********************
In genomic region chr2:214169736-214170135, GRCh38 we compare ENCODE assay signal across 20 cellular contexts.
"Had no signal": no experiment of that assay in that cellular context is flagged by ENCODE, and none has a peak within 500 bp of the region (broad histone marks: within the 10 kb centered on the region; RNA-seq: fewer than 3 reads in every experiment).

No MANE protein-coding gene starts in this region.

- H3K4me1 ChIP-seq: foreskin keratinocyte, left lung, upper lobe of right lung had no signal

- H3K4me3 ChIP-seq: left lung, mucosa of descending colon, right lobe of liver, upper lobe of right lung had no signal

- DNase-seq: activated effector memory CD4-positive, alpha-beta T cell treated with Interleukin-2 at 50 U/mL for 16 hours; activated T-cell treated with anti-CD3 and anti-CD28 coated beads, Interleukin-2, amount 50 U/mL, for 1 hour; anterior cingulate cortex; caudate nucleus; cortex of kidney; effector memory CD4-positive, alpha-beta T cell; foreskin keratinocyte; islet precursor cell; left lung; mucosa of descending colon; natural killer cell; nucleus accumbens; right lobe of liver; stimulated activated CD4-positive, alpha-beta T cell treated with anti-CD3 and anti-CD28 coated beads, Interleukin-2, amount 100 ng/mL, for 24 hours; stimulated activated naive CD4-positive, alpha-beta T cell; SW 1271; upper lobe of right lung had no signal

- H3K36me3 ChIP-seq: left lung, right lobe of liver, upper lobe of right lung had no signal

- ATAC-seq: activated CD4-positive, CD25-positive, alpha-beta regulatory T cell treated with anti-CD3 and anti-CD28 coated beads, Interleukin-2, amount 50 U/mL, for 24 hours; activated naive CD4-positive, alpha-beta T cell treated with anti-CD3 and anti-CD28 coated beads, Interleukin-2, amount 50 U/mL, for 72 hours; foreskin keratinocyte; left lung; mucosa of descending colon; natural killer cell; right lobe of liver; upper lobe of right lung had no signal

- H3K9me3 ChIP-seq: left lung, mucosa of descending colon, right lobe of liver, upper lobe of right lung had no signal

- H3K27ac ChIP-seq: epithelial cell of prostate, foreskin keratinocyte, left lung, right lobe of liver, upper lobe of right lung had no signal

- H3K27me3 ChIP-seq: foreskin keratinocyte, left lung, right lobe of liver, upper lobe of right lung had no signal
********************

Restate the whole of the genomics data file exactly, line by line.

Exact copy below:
In genomic region chr2:214169736-214170135, GRCh38 we compare ENCODE assay signal across 20 cellular contexts.
"Had no signal": no experiment of that assay in that cellular context is flagged by ENCODE, and none has a peak within 500 bp of the region (broad histone marks: within the 10 kb centered on the region; RNA-seq: fewer than 3 reads in every experiment).

No MANE protein-coding gene starts in this region.

- H3K4me1 ChIP-seq: foreskin keratinocyte, left lung, upper lobe of right lung had no signal

- H3K4me3 ChIP-seq: left lung, mucosa of descending colon, right lobe of liver, upper lobe of right lung had no signal

- DNase-seq: activated effector memory CD4-positive, alpha-beta T cell treated with Interleukin-2 at 50 U/mL for 16 hours; activated T-cell treated with anti-CD3 and anti-CD28 coated beads, Interleukin-2, amount 50 U/mL, for 1 hour; anterior cingulate cortex; caudate nucleus; cortex of kidney; effector memory CD4-positive, alpha-beta T cell; foreskin keratinocyte; islet precursor cell; left lung; mucosa of descending colon; natural killer cell; nucleus accumbens; right lobe of liver; stimulated activated CD4-positive, alpha-beta T cell treated with anti-CD3 and anti-CD28 coated beads, Interleukin-2, amount 100 ng/mL, for 24 hours; stimulated activated naive CD4-positive, alpha-beta T cell; SW 1271; upper lobe of right lung had no signal

- H3K36me3 ChIP-seq: left lung, right lobe of liver, upper lobe of right lung had no signal

- ATAC-seq: activated CD4-positive, CD25-positive, alpha-beta regulatory T cell treated with anti-CD3 and anti-CD28 coated beads, Interleukin-2, amount 50 U/mL, for 24 hours; activated naive CD4-positive, alpha-beta T cell treated with anti-CD3 and anti-CD28 coated beads, Interleukin-2, amount 50 U/mL, for 72 hours; foreskin keratinocyte; left lung; mucosa of descending colon; natural killer cell; right lobe of liver; upper lobe of right lung had no signal

- H3K9me3 ChIP-seq: left lung, mucosa of descending colon, right lobe of liver, upper lobe of right lung had no signal

- H3K27ac ChIP-seq: epithelial cell of prostate, foreskin keratinocyte, left lung, right lobe of liver, upper lobe of right lung had no signal

- H3K27me3 ChIP-seq: foreskin keratinocyte, left lung, right lobe of liver, upper lobe of right lung had no signal